Will you be going to the upcoming Gartner Symposium/ITxpo conference in Orlando, Florida in October? If you are, please stop by, attend my session, and say hello as I will be presenting on “Best Practices with Machine Learning in Security Analytics”.  For those not attending, here is a brief overview and a little bit about why I was compelled to present on this topic.

The abstract for the talk does well in getting to the heart of the matter:

The industry is buzzing around machine learning. Despite the hype, machine learning can be useful for information security. If every security vendor is claiming the use of machine learning, how do you separate the marketing from the technical value these products deliver?  You should not have to become a data scientist to perform this evaluation.  Join us as we debunk the hype, define machine learning and outline how it can deliver more effective security and not just hype!

I’ll touch on a few things here without spoiling it for those who will be at the event.

Security vendors should be very transparent about how they go about coming to an analytical outcome.  The data science is already difficult to understand, and doesn’t make trivial conclusions like movie recommendations; it might recommend that an executive’s computer be quarantined or part of a branch office be taken off line.  These non-trivial assertions need to “show their work” and you as a customer need to understand the technology enough to develop a level of trust in its accuracy.  Vendors can do this by publishing papers on their techniques, opensource code as the reference implementations– black-box secrecy does no one any good.  Beware of any vendor who cannot explain how their security analytics works end-to-end (from telemetry being observed to the outcome).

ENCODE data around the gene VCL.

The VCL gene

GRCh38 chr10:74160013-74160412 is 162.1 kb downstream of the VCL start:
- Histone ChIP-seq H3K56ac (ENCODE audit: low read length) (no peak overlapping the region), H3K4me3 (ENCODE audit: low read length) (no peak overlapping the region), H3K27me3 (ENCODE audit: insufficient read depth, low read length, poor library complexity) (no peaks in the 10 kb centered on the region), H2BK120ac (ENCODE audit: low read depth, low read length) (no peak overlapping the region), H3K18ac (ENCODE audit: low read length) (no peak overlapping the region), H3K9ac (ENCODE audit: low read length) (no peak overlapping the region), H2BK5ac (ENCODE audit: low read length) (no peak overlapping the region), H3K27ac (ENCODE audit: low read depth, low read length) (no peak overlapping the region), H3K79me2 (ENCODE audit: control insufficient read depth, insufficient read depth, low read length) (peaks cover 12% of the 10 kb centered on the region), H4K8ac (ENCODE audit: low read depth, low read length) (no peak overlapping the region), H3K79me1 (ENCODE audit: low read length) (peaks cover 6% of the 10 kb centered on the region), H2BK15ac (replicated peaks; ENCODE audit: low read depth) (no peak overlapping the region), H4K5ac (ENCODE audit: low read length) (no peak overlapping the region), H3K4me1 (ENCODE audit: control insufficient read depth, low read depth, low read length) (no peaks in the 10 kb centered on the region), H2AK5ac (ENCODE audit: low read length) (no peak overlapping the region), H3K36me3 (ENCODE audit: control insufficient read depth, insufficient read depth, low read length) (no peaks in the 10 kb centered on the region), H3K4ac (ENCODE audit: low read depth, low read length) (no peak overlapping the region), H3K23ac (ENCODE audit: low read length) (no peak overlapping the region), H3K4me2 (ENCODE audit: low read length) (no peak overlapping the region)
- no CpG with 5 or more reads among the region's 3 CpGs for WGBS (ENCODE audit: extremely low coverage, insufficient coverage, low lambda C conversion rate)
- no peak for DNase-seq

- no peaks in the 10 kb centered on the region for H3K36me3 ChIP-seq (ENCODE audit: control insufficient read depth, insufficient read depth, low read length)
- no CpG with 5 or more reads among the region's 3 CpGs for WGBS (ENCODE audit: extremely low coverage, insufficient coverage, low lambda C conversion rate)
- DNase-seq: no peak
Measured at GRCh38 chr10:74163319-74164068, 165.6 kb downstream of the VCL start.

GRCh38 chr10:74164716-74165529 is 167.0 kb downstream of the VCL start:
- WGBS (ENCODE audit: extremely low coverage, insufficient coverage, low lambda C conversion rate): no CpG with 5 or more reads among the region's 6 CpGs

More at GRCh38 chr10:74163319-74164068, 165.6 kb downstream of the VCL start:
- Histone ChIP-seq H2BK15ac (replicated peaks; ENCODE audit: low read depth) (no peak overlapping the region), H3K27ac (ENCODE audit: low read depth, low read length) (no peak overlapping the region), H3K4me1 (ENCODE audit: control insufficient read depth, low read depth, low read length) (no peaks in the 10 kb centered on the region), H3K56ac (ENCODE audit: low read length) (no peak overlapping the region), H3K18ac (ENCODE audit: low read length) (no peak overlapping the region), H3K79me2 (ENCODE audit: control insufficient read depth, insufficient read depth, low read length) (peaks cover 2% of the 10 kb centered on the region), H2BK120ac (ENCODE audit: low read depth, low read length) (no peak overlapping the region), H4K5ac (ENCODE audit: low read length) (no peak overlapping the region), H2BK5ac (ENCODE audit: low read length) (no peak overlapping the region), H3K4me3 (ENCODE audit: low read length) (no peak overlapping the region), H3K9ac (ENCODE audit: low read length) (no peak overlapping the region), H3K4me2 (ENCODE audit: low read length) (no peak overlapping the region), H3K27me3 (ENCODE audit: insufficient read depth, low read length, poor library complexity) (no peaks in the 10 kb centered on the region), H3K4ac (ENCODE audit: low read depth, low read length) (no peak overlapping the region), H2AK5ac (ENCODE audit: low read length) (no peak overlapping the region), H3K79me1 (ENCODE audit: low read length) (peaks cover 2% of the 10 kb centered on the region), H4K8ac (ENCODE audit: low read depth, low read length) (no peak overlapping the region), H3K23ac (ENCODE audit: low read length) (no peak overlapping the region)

Ask where they have applied machine learning in the product and why the machine learning is superior for the task.  This will likely get you a blank stare or they will start to explain the method like ‘Supervised Learning is applied in this area because we have a solid basis for the domain we can train on’.  Wonderful, how often does this training take place?  I’m trying to get you beyond the question ‘Does your product use machine learning?’ to a place where you can really qualify the technology without being a data scientist.

The last thing I will leave you with is around the subject of efficacy.  Security analytics need to deliver high fidelity outcomes in order to be useful; low fidelity will end in frustration.  So many vendors think that the user of their system deeply understands the science, asking questions around false positives, and true positives, when all they need to do is ask if it is helpful.  Analytical outcomes are much more about semantics than they are about syntax, so measuring the utility is critical.  ‘Was this alert helpful?’ Yes or No?  You have bypassed all expert knowledge and asked your customer something every customer can answer!  You may not like the answer, but nonetheless, it is the right question to ask.

20 years ago it was all about lists: lists that described bad things (blacklists), good things (whitelists), but today we have advanced analytics to a point where we can categorize behaviors.  Please note that in this journey, we are not forgetting the older methods that worked, we are adding to our toolbox and creating ways to have them all work together in new ways.  Any attacker on any given day will be able to evade a single detection method, but not a diverse set of detection techniques working in concert with one another.  Somedays we win, somedays we lose, but everyday let us try and make it harder for our attackers to do what they do.

Hope to see you in Orlando at this Gartner event.  Bring your smiles, your questions, and your sunscreen.


TK Keanini


Security Business Group